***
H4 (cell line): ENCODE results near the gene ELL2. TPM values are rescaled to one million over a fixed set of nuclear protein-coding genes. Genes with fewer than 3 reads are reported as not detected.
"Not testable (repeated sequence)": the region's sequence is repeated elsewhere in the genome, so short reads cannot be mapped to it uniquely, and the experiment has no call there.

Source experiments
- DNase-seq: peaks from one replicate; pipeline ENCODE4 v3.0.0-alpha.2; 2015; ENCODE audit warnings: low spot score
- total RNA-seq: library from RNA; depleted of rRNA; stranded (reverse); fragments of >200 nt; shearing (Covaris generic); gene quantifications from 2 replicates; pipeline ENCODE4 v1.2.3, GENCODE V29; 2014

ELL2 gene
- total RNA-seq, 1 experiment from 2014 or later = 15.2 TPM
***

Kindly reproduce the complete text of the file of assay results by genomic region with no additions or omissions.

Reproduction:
H4 (cell line): ENCODE results near the gene ELL2. TPM values are rescaled to one million over a fixed set of nuclear protein-coding genes. Genes with fewer than 3 reads are reported as not detected.
"Not testable (repeated sequence)": the region's sequence is repeated elsewhere in the genome, so short reads cannot be mapped to it uniquely, and the experiment has no call there.

Source experiments
- DNase-seq: peaks from one replicate; pipeline ENCODE4 v3.0.0-alpha.2; 2015; ENCODE audit warnings: low spot score
- total RNA-seq: library from RNA; depleted of rRNA; stranded (reverse); fragments of >200 nt; shearing (Covaris generic); gene quantifications from 2 replicates; pipeline ENCODE4 v1.2.3, GENCODE V29; 2014

ELL2 gene
- total RNA-seq, 1 experiment from 2014 or later = 15.2 TPM